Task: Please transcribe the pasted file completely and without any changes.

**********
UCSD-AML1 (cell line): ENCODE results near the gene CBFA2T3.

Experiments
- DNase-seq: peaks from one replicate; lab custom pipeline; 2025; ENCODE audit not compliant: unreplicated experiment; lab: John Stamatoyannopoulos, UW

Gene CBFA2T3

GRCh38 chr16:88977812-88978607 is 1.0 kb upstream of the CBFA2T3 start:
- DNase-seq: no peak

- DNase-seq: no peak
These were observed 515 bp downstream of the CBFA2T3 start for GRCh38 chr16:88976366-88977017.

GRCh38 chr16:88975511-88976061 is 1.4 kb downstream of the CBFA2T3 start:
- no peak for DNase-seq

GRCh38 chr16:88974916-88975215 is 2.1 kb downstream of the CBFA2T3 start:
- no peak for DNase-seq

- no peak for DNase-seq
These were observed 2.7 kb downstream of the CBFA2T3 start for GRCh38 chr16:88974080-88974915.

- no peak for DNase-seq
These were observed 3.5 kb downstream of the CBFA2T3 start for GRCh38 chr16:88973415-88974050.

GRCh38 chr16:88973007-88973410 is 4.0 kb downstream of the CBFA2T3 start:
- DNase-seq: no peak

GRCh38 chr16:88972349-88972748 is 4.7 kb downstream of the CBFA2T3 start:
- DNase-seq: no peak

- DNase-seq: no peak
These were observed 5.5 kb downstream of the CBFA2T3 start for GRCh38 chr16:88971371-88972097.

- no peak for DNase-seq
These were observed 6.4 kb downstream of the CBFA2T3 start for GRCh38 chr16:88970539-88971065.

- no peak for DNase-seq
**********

UCSD-AML1 (cell line): ENCODE results near the gene CBFA2T3.

Experiments
- DNase-seq: peaks from one replicate; lab custom pipeline; 2025; ENCODE audit not compliant: unreplicated experiment; lab: John Stamatoyannopoulos, UW

Gene CBFA2T3

GRCh38 chr16:88977812-88978607 is 1.0 kb upstream of the CBFA2T3 start:
- DNase-seq: no peak

- DNase-seq: no peak
These were observed 515 bp downstream of the CBFA2T3 start for GRCh38 chr16:88976366-88977017.

GRCh38 chr16:88975511-88976061 is 1.4 kb downstream of the CBFA2T3 start:
- no peak for DNase-seq

GRCh38 chr16:88974916-88975215 is 2.1 kb downstream of the CBFA2T3 start:
- no peak for DNase-seq

- no peak for DNase-seq
These were observed 2.7 kb downstream of the CBFA2T3 start for GRCh38 chr16:88974080-88974915.

- no peak for DNase-seq
These were observed 3.5 kb downstream of the CBFA2T3 start for GRCh38 chr16:88973415-88974050.

GRCh38 chr16:88973007-88973410 is 4.0 kb downstream of the CBFA2T3 start:
- DNase-seq: no peak

GRCh38 chr16:88972349-88972748 is 4.7 kb downstream of the CBFA2T3 start:
- DNase-seq: no peak

- DNase-seq: no peak
These were observed 5.5 kb downstream of the CBFA2T3 start for GRCh38 chr16:88971371-88972097.

- no peak for DNase-seq
These were observed 6.4 kb downstream of the CBFA2T3 start for GRCh38 chr16:88970539-88971065.

- no peak for DNase-seq